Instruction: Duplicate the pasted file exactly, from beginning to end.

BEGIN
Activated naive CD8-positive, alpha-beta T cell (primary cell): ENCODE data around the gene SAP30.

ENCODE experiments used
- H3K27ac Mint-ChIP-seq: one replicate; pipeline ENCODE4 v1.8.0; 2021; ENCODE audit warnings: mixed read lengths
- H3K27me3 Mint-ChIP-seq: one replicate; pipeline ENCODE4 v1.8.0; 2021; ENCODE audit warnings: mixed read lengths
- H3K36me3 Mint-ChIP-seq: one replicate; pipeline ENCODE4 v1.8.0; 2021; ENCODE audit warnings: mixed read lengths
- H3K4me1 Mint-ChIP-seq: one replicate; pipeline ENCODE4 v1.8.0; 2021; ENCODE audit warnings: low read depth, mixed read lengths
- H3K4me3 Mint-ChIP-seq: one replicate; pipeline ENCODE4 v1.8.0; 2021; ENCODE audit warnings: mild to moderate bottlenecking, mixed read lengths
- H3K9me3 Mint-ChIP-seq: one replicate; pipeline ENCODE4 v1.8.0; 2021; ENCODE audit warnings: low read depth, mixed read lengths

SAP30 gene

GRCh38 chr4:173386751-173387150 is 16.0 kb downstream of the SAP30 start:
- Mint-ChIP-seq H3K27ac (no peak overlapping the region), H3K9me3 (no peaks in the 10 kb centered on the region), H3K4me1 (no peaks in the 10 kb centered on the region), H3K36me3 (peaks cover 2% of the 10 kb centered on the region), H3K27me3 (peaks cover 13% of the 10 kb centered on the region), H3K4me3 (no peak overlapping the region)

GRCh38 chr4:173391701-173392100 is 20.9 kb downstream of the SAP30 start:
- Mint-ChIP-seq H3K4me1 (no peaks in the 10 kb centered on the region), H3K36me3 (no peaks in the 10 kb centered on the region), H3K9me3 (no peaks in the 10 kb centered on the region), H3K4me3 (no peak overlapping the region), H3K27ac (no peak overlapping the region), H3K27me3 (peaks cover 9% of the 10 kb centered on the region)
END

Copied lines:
Activated naive CD8-positive, alpha-beta T cell (primary cell): ENCODE data around the gene SAP30.

ENCODE experiments used
- H3K27ac Mint-ChIP-seq: one replicate; pipeline ENCODE4 v1.8.0; 2021; ENCODE audit warnings: mixed read lengths
- H3K27me3 Mint-ChIP-seq: one replicate; pipeline ENCODE4 v1.8.0; 2021; ENCODE audit warnings: mixed read lengths
- H3K36me3 Mint-ChIP-seq: one replicate; pipeline ENCODE4 v1.8.0; 2021; ENCODE audit warnings: mixed read lengths
- H3K4me1 Mint-ChIP-seq: one replicate; pipeline ENCODE4 v1.8.0; 2021; ENCODE audit warnings: low read depth, mixed read lengths
- H3K4me3 Mint-ChIP-seq: one replicate; pipeline ENCODE4 v1.8.0; 2021; ENCODE audit warnings: mild to moderate bottlenecking, mixed read lengths
- H3K9me3 Mint-ChIP-seq: one replicate; pipeline ENCODE4 v1.8.0; 2021; ENCODE audit warnings: low read depth, mixed read lengths

SAP30 gene

GRCh38 chr4:173386751-173387150 is 16.0 kb downstream of the SAP30 start:
- Mint-ChIP-seq H3K27ac (no peak overlapping the region), H3K9me3 (no peaks in the 10 kb centered on the region), H3K4me1 (no peaks in the 10 kb centered on the region), H3K36me3 (peaks cover 2% of the 10 kb centered on the region), H3K27me3 (peaks cover 13% of the 10 kb centered on the region), H3K4me3 (no peak overlapping the region)

GRCh38 chr4:173391701-173392100 is 20.9 kb downstream of the SAP30 start:
- Mint-ChIP-seq H3K4me1 (no peaks in the 10 kb centered on the region), H3K36me3 (no peaks in the 10 kb centered on the region), H3K9me3 (no peaks in the 10 kb centered on the region), H3K4me3 (no peak overlapping the region), H3K27ac (no peak overlapping the region), H3K27me3 (peaks cover 9% of the 10 kb centered on the region)